Based on aspects of location where NPFs occur in the Antarctic troposphere, seasonal features of abundance of tri-modal and quad-modal structures and their air mass origins are presented for comparison in Fig. 6. The abundance of tri-modal and quad-modal structures reflects the frequency of NPF in the Antarctic troposphere, although the appearance of tri-modal and quad-modal structures does not necessarily mean fresh or local NPF events near Syowa in this study. The abundance of tri-modal and quad-modal structures was less than 10 % of days during May–August. In September–January, the abundance of tri-modal and quad-modal structures was 40 %–48 % (mean, 44 %). By contrast, abundance reached 60 % and 84 % in February and March. Seasonal features of NPF occurrence with highs in spring–summer and minima in winter were observed at Concordia (Järvinen et al., 2013) and King Sejong (Kim et al., 2019). The monthly occurrence (frequency) of the NPF, however, varied greatly at Syowa, Concordia and King Sejong. Differences in the abundance of NPF occurrence among Syowa, Concordia, and King Sejong might derive from different atmospheric conditions such as the concentrations of aerosols and precursors and different criteria for identification of NPF-growth events.
Abundance of tri-modal and quad-modal distributions with air mass origins of coastal FT and continental FT (Fig. 6) ranged from 14 % to 27 % of days (mean, 22 %) during September–November, from 8 % to 16 % (mean, 11 %) during December–February, and from 11 % to 32 % (mean, 22 %) during March–April. Particularly, fresh NPF (quad-modal structures) was identified in FT (12 % of days) during September–October and March, in contrast to 1 % in BL. Abundance of quad-modal structures decreased to 3 % in FT during December–February. Considering high abundance of the quad-modal structures in the air masses from FT in September–October (Fig. 5e), spring NPF might occur dominantly in FT. However, abundance of tri-modal and quad-modal structures with air masses of MBL and coastal BL increased (27 %–52 %, mean 41 %) during December–March. Abundance of quad-modal structures in BL increased to 7 % in BL (3 % in FT) during December–February. In addition to NPF in FT, the high abundance in BL during December–March implies that more NPF proceeded in the BL during summer, as reported from earlier works (Koponen et al., 2003; Virkkula et al., 2007; Asmi et al., 2010; Kyrö et al., 2013; Weller et al., 2015; Jokinen et al., 2018; Kim et al., 2019; Jang et al., 2019; Lachlan-Cope et al., 2020). It is noteworthy that the abundance of air masses from continental FT and coastal FT during summer decreased remarkably, even in general features (Fig. 5a). Furthermore, the quad-modal structure was observed in air masses from continental FT and coastal FT in December (summer). CN enhancement by NPF and growth was observed in the lower FT over Syowa Station during summer (Hara et al., 2011a). Therefore, the difference of contributable air mass origins in quad-modal structures between spring–fall and summer might reflect not only the locations of NPF occurrence, but also seasonal features of general air mass origins (Fig. 5a). Consequently, NPF might occur dominantly in FT and partly in BL during spring and fall and in BL and FT during summer.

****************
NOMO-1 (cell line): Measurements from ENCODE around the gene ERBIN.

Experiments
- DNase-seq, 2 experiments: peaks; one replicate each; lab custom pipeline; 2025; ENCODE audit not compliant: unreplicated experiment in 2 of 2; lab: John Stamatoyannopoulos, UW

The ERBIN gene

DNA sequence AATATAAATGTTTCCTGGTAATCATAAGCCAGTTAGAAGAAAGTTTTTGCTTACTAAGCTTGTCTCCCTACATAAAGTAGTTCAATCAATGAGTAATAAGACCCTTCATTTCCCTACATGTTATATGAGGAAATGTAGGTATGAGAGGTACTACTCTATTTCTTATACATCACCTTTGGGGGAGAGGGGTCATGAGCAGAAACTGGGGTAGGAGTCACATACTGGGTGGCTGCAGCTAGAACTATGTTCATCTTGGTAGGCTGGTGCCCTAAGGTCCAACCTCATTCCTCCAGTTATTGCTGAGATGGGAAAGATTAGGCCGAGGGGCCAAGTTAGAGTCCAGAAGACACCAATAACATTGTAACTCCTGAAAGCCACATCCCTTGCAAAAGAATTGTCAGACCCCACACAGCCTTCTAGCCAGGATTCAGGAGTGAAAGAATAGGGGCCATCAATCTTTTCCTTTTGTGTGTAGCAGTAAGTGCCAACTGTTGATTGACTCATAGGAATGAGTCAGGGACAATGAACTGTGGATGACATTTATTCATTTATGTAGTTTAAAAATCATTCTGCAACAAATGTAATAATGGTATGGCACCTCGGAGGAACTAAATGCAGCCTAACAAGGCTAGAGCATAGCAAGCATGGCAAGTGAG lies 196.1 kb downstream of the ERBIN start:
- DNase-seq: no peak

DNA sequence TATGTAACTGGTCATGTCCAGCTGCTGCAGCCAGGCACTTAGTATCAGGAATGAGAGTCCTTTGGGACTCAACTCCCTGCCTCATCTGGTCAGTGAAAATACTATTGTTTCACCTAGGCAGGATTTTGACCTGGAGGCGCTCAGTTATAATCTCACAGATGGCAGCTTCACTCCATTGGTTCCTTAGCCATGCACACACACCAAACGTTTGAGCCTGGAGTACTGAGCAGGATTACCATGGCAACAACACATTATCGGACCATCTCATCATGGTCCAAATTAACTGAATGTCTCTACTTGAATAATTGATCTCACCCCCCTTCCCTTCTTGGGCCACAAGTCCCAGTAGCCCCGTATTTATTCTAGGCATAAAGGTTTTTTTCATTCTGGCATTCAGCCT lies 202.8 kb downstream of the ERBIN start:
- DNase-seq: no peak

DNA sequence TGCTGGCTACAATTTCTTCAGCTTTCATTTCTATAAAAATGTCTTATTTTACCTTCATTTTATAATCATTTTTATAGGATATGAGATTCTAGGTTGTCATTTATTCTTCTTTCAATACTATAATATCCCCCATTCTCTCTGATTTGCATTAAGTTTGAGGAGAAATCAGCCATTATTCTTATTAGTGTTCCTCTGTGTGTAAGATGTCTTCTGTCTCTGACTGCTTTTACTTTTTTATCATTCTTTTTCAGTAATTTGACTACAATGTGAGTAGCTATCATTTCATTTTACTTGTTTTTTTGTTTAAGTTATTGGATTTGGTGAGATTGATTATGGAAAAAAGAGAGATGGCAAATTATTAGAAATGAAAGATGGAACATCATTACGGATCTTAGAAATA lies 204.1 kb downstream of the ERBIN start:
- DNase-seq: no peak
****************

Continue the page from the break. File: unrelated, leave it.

3.3 Seasonal variations of aerosol physicochemical properties